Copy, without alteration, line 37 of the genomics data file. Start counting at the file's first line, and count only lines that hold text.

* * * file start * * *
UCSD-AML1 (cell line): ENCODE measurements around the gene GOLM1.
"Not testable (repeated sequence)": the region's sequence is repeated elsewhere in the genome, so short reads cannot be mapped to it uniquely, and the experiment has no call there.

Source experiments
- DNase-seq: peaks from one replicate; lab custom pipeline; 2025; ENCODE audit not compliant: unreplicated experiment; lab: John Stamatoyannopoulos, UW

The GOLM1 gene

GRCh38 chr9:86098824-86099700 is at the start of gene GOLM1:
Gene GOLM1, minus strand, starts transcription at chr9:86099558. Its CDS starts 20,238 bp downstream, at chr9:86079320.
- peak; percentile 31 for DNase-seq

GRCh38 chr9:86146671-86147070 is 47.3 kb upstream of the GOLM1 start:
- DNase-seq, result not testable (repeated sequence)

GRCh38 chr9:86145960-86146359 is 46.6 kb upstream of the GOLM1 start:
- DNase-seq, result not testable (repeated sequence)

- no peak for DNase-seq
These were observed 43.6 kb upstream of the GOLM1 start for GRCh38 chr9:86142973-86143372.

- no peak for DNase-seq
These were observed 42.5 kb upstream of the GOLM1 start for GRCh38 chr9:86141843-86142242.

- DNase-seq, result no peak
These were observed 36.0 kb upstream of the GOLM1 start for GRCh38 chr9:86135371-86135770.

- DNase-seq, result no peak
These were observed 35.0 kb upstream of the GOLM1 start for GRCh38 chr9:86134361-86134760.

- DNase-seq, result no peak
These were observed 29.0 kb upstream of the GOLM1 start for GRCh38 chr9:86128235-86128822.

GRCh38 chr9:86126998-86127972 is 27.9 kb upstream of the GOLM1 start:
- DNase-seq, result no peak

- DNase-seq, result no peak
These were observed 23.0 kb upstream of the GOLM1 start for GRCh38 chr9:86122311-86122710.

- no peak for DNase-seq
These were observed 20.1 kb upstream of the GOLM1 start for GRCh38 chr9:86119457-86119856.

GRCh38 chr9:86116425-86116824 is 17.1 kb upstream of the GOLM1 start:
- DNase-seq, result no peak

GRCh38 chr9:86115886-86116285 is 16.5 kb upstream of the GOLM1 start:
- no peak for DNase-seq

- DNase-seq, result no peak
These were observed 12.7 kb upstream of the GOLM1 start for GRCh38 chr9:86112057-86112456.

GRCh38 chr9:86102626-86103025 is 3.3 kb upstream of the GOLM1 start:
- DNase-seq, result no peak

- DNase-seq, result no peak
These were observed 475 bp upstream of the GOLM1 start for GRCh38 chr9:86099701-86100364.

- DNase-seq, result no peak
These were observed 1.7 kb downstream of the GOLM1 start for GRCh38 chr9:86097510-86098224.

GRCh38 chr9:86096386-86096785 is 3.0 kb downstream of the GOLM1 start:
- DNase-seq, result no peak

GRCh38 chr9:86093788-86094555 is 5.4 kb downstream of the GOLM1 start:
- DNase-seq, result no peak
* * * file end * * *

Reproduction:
- DNase-seq, result no peak